An increase in railroad oil shipments across the Pacific Northwest could mean dozens of crude-laden trains chugging through the region each week, raising the risk of a disastrous accident, a new study warns.
There are 15 refineries or port terminals already running or in the works from Portland to Puget Sound — and if all the proposed projects are completed, they would be able to handle 100 or more trains a week bringing crude from the inland West, the Seattle-based Sightline Institute estimated this week. That could mean one million barrels of oil a day bound for six refineries and nine terminals.
The potential shipments would come on top of the push to export coal and liquefied natural gas to rapidly industrializing Asian markets. US oil companies hope to join that drive, lobbying to lift the 40-year-old ban on shipping American oil overseas.
The Sightline Institute report comes the same week that environmental groups have launched a "week of action" to halt the shipment of crude oil by rail, a practice that has led to some fiery crashes — the worst of which killed 47 people when a runaway freight plunged into the town of Lac-Mégantic, Quebec, and exploded.
"There's this huge push by the energy industry to open up the Northwest to this kind of seaborne carbon trade to Asia," Eric de Place, the research director for the Seattle-based environmental think tank, told VICE News. "It's a bad idea for a lot of reasons."
Watch the VICE News documentary "The Crude Gamble for Oil: Bomb Trains" Here:
Environmentalists oppose further development of fossil fuels, which release carbon emissions that are driving global climate change. Fishermen are worried about oil spills into the waters that provide their living. Railroad workers, firefighters, and people who live near railroad tracks are worried about their safety. And the same terminals might handle not only oil from North Dakota's Bakken Shale, but the heavy crude extracted from Canada's Alberta tar sands — a far more carbon-intensive product.
"There's a little something for everyone to hate," he said.
The shale-oil boom in the northern Great Plains, where few pipelines have been built, has been accompanied by the occasional boom of a tank car exploding when a train jumps the track. That string of explosive derailments has led critics to dub the shipments "bomb trains."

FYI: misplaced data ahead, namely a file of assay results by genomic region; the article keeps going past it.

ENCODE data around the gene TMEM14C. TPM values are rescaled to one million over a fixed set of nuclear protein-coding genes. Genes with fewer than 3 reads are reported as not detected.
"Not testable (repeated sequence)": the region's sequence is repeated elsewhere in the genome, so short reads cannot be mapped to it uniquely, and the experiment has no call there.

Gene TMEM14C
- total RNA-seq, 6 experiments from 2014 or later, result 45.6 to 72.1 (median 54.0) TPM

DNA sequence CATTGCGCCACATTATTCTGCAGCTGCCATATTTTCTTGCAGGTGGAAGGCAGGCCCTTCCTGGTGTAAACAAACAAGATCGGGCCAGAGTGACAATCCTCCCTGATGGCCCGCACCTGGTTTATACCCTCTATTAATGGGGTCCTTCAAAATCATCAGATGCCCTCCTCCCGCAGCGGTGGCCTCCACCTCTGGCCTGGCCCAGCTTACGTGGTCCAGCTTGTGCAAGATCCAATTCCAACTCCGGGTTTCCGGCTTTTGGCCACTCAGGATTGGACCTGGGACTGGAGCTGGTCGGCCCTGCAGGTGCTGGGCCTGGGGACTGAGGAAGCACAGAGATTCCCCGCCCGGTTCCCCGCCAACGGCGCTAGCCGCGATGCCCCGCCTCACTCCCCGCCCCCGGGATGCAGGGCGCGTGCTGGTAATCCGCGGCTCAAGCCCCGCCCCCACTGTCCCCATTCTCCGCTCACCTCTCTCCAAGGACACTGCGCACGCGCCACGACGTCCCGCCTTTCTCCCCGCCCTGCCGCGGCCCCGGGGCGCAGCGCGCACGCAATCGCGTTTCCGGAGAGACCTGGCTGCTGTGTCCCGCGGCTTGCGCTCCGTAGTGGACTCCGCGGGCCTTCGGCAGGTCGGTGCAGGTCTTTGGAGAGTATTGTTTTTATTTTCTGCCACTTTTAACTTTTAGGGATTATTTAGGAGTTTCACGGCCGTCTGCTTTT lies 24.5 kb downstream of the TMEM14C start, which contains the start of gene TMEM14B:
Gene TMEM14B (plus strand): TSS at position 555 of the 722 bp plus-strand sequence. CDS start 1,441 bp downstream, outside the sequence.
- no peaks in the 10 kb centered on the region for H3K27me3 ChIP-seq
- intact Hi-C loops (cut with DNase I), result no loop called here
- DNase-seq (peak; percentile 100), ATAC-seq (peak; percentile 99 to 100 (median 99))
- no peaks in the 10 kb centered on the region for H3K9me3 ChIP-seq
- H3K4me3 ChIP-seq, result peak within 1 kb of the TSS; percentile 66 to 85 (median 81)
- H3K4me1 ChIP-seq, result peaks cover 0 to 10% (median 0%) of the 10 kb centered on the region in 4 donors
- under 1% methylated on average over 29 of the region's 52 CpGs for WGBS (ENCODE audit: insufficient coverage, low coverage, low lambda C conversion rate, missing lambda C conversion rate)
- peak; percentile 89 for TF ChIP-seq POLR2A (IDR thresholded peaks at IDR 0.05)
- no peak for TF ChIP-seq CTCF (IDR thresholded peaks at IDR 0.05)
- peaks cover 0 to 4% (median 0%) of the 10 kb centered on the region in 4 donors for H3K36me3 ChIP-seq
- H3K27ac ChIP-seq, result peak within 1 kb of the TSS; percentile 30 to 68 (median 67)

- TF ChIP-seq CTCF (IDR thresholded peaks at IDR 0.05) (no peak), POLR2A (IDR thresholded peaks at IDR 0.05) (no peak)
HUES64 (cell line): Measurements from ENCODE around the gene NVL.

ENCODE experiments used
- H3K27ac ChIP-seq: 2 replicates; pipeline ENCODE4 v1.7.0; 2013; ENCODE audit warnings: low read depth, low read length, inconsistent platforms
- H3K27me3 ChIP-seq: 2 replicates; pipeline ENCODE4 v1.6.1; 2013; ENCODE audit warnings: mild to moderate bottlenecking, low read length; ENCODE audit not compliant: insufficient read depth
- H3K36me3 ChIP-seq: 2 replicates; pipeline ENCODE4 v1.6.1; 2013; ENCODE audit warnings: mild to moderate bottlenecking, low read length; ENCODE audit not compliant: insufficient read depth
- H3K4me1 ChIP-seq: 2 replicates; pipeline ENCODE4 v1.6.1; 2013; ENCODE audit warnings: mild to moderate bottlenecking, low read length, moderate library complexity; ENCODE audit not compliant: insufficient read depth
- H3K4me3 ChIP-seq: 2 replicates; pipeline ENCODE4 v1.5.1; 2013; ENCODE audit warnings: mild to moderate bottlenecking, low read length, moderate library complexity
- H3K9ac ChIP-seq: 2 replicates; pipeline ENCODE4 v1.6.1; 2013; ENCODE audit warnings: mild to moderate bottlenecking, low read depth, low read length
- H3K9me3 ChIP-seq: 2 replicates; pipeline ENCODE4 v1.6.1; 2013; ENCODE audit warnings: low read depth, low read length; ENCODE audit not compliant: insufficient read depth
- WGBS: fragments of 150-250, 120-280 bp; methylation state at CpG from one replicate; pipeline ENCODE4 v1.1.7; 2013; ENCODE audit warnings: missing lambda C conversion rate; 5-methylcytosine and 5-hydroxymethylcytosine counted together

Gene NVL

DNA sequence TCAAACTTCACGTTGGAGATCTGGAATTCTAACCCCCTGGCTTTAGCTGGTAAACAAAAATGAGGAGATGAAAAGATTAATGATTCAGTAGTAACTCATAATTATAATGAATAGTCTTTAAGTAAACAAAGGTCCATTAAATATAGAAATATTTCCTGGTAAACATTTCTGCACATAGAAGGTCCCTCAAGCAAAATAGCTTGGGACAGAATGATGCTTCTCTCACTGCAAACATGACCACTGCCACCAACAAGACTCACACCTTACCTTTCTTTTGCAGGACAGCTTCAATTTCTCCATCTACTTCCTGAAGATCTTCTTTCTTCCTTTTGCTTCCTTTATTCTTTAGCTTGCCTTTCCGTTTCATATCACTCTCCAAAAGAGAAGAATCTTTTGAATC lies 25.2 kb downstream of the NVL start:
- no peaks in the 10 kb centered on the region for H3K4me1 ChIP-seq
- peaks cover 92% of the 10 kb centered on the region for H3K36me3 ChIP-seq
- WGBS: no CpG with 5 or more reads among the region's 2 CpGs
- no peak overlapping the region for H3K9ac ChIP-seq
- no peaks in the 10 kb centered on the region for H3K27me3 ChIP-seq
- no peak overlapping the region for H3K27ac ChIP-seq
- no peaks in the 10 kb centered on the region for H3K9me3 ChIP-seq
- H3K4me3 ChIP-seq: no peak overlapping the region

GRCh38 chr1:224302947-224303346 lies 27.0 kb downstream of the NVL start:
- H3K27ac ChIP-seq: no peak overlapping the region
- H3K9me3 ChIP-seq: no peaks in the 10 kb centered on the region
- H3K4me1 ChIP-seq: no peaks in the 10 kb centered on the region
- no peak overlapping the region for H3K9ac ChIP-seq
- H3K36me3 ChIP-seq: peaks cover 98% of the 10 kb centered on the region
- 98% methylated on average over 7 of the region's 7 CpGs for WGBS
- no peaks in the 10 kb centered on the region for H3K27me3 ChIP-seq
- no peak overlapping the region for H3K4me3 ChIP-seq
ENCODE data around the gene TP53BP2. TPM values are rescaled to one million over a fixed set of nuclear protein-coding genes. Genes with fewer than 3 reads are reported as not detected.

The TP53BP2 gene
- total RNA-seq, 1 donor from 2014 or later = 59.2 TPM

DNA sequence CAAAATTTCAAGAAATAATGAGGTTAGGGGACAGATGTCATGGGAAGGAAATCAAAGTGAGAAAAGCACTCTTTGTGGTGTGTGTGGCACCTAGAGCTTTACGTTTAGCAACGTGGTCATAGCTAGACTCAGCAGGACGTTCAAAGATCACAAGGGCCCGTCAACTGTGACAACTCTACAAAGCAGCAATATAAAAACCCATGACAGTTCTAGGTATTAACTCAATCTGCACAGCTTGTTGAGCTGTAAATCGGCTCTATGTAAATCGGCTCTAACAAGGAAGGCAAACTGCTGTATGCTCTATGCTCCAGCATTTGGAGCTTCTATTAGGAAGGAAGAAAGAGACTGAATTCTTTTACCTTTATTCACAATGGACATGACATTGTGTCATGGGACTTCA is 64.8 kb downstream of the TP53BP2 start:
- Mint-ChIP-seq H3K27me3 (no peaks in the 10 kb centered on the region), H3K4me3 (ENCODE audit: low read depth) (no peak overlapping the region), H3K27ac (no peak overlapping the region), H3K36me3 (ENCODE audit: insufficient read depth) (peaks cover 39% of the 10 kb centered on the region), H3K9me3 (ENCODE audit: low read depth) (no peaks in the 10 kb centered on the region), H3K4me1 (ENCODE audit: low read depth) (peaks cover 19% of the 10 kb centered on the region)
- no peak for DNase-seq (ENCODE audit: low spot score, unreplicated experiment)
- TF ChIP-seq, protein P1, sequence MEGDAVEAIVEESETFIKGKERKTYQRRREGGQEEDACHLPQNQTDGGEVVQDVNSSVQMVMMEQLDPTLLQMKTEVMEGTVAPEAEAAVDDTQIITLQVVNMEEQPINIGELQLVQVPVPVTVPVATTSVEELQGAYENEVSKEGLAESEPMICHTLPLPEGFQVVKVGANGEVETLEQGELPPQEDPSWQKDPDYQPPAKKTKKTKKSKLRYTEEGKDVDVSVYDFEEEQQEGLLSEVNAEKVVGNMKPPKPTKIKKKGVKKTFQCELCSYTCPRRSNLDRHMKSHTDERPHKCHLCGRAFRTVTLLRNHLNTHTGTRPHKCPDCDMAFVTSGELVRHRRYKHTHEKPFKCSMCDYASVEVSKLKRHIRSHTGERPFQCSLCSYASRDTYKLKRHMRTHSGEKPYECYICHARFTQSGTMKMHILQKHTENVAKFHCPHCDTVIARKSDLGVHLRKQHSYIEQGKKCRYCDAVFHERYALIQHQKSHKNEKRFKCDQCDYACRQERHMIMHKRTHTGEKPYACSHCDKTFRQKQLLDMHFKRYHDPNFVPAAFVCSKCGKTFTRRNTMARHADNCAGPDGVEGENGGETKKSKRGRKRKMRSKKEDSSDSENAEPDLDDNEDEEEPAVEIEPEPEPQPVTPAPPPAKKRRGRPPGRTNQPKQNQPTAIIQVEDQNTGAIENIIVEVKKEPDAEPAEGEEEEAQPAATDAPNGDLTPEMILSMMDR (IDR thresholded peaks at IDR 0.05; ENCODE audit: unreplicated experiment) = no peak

US officials say there were 141 tank car spills in 2014, more than five times the 30-year annual average. In March, oil trains derailed in Illinois, West Virginia, and Ontario, causing fires and leaving behind big spills that had to be cleaned up. And Monday marked the second anniversary of the Lac-Mégantic crash, the worst bomb-train disaster to date.
A 2014 study by US regulators estimated that 16 million Americans live within a few minutes' walk from tracks carrying those shipments — and a major accident in a populated area could kill 200 people. In May, the US Department of Transportation announced new safety rules that would phase out older, more accident-prone tank cars and lower the speed limits for oil-laden trains, but early response to the new rules was sharply negative.
Those trains mean jobs for workers in the terminals and on the rails. Ron Kaminkow, the general secretary of the labor coalition Railroad Workers United (RWU), told VICE News that his members don't decide what the railroads carry—but they insist it be carried safely.
"The safest way to ship not just oil or coal but anything else is by rail," Kaminkow said. "And the safest way to do it is by an adequately staffed workplace." He said his organization will fight any attempt to cut back staffing and reduce crews to a single operator—as was the case with the Lac-Mégantic disaster.
The railroad behind the Lac-Mégantic disaster has since gone back to two-person crews, but several small railroads are still running trains with a single operator — and larger railroads are eyeing the practice, Kaminkow said.
Meanwhile, Washington fire chiefs demanded and got a meeting with executives of the state's largest railroad, BNSF, which delivers crude from North Dakota's Bakken Shale to refineries around Tacoma. The chiefs wanted BNSF to share "vital information" on worst-case crash scenarios, emergency planning and routes, which BNSF agreed to share with public agencies, their state association reported in May.
And RWU officials have held community meetings in two Washington cities to discuss the issue, along with environmentalists and other concerned groups.
"There's very fertile ground for us to be on the same side," Kaminkow said. "We're all concerned about safety in one form or another."
In a written statement to VICE News, BNSF spokeswoman Courtney Wallace said it expects rail volumes to grow in the coming years — but that will depend on the market, which may or may not justify building the facilities that the Sightline Institute cites.
"BNSF was not contacted to participate in the study, and Sightline's agenda against fossil fuels in widely known," Wallace said. "A lot of misleading train numbers has been manufactured by opponents, and this study is yet another example of that."
BNSF is spending $6 billion this year on safety, which Wallace called "the driving force behind our work each and every day," and has spent $500 million in Washington alone over the past three years. Most key routes get inspected four times a week, the busiest lines are checked out daily, and the company has specialized hazardous-material teams ready to respond across the region, she said.
But de Place told VICE News that crude oil "is fundamentally not safe for rail transport" and a product that the world needs to give up.
"We are burning too much carbon, and we need to transition away from carbon in a rational and incremental fashion," he said. "To do that, we should stop building new oil infrastructure and new coal infrastructure."
Follow Matt Smith on Twitter: @mattsmithatl